<meta http-equiv="refresh" content="1; url=/nojavascript/"> General Theory of Relativity ( Real World ) | Physics | CK-12 Foundation
Dismiss
Skip Navigation
You are viewing an older version of this Concept. Go to the latest version.

General Theory of Relativity

%
Best Score
Practice
Best Score
%
Practice Now
Photoelectric Effect
 0  0  0

Photoelectric Effect

Credit: Laura Guerin
Source: CK-12 Foundation
License: CC BY-NC 3.0

Discovered by Heinrich Hertz in 1887, electrons can be ejected from a metal surface when struck with light. This result demonstrated that one of the properties of light is that it is quantized.

News You Can Use

  • The photoelectric effect is investigated by shining light on one of two electrodes that are placed in a vacuum tube. Electrons are ejected from the electrode that the light is incident upon. These electrons with either speed towards the opposite electrode or be repelled by it. The attraction or repulsion between the electron and the opposite electrode is dependent upon the potential difference between the two electrodes.
  • When this system is used to study the number and kinetic energies of the electrons ejected, two interesting things are discovered:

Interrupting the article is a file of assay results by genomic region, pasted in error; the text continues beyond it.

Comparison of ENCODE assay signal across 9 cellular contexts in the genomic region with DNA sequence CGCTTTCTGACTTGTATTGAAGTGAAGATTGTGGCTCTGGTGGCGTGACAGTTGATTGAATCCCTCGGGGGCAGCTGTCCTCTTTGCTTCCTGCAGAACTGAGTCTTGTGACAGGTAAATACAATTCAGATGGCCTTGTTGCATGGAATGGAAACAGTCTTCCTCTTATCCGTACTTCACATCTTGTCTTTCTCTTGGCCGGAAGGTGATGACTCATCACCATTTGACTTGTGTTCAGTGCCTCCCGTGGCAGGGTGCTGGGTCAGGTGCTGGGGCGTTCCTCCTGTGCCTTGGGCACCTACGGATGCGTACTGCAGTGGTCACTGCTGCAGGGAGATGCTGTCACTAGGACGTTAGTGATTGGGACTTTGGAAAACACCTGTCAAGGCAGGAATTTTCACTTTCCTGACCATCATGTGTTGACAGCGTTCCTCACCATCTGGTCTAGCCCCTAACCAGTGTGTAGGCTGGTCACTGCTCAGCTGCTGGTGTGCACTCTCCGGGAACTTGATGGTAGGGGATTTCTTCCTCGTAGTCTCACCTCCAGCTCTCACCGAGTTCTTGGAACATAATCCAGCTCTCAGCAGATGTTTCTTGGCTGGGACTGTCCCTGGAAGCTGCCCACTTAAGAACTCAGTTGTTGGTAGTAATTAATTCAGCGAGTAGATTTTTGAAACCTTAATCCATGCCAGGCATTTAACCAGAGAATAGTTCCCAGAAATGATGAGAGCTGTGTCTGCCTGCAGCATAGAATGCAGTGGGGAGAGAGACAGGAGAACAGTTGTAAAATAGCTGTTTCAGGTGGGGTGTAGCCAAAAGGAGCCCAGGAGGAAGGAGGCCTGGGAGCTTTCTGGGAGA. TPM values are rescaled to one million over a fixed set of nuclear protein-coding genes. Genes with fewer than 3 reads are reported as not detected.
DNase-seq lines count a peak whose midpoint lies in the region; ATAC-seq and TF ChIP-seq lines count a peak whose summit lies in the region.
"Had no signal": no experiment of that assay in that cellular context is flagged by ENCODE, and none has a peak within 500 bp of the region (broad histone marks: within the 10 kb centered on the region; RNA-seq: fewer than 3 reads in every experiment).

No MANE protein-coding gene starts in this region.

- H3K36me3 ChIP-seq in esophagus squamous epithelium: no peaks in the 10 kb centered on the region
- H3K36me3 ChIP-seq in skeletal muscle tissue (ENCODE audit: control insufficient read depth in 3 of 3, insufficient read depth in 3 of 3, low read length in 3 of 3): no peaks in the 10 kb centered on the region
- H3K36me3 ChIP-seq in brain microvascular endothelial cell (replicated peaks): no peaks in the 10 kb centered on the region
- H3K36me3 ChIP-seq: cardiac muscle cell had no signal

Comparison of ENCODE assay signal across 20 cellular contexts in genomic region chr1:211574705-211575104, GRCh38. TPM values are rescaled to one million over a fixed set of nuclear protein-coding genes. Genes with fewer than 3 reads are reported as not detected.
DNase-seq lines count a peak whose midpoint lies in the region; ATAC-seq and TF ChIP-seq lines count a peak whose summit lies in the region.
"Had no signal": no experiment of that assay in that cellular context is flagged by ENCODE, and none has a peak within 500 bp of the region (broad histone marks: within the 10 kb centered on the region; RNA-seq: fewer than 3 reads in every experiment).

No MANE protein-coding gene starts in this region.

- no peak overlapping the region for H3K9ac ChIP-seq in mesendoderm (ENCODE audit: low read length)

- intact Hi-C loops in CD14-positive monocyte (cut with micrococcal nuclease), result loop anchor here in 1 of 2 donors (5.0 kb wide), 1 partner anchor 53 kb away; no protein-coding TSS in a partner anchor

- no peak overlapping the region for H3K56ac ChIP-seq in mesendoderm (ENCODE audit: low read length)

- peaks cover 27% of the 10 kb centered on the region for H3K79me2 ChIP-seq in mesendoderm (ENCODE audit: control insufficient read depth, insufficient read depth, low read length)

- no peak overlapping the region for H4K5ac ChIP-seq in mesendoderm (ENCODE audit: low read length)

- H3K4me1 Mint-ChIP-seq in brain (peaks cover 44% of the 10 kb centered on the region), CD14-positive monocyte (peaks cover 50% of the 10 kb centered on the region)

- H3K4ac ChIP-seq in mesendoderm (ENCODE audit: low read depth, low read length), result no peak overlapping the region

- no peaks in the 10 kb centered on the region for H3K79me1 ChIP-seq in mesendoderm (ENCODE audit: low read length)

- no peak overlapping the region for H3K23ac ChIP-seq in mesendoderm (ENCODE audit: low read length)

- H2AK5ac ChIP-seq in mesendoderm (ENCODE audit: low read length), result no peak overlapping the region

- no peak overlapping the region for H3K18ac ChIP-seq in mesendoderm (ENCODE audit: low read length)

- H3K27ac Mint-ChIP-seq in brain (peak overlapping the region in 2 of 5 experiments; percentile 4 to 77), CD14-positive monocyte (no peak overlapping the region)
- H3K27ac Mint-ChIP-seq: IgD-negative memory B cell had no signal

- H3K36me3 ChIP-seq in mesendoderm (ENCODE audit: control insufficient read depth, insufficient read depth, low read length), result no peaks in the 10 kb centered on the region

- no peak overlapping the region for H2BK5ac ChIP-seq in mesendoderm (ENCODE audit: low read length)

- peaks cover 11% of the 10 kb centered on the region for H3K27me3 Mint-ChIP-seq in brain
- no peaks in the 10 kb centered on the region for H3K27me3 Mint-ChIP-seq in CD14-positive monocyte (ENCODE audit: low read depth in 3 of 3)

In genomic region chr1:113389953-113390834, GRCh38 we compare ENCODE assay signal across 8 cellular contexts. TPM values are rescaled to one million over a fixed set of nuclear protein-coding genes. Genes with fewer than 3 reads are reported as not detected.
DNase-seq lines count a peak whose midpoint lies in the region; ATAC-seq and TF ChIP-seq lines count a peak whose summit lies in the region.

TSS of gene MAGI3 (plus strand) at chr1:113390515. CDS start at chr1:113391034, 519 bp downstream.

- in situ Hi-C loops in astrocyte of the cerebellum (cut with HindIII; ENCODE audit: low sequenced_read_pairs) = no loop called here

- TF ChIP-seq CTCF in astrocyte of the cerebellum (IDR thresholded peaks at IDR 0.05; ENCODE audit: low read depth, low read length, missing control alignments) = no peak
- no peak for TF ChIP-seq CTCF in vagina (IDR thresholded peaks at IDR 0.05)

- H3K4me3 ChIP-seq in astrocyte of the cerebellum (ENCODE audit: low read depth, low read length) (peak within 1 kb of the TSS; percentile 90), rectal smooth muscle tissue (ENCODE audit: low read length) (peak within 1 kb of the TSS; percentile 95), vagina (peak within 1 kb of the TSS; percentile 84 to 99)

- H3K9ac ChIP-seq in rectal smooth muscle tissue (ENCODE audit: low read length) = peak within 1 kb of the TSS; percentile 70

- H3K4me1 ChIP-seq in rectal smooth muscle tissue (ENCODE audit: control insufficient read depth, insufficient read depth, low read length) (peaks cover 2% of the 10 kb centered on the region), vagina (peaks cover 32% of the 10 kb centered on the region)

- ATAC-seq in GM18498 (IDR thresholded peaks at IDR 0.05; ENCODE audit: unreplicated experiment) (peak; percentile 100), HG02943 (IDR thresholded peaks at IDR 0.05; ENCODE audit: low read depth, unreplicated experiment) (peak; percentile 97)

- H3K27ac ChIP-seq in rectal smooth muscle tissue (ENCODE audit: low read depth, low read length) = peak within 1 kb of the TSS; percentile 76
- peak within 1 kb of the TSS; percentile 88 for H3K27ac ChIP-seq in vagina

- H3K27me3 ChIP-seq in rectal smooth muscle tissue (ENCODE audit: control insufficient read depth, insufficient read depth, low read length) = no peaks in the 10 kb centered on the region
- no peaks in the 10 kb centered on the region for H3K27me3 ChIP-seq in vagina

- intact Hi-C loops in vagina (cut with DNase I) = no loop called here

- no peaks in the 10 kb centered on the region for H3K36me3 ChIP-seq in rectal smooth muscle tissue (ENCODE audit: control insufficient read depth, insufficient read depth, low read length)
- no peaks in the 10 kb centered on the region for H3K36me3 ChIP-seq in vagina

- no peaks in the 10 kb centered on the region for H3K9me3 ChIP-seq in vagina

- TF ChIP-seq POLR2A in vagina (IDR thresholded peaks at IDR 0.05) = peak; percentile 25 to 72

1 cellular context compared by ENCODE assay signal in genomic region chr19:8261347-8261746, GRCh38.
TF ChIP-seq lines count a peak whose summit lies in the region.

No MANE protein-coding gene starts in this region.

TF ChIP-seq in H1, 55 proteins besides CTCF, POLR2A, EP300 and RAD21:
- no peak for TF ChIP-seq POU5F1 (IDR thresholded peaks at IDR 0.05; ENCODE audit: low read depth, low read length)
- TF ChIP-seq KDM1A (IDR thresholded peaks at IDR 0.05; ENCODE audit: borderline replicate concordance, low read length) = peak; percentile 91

1. Increasing the intensity of the incident light only increases the number of ejected electrons, not the kinetic energy of the ejected electrons.
    2. If the frequency of the incident light is reduced, there is a point at which no electrons are ejected. This is independent of the intensity used.
  • The above two discoveries lead scientist to the conclusion that light is quantized.
  • Learn more about the photoelectric effect at the two links below:

http://www.youtube.com/watch?v=0qKrOF-gJZ4

http://www.youtube.com/watch?v=MG4h0z8zvv4

Explore More

Using the information provided above, answer the following questions.

  1. What role does the work function play in determining if an electron will get ejected from a metallic surface?
  2. If the energy of the photons is less than the work function of a metal, will electrons be ejected?
  3. What is the stopping potential?

Image Attributions

  1. [1]^ Credit: Laura Guerin; Source: CK-12 Foundation; License: CC BY-NC 3.0

Reviews

Email Verified
Well done! You've successfully verified the email address .
OK
Please wait...
Please wait...

Original text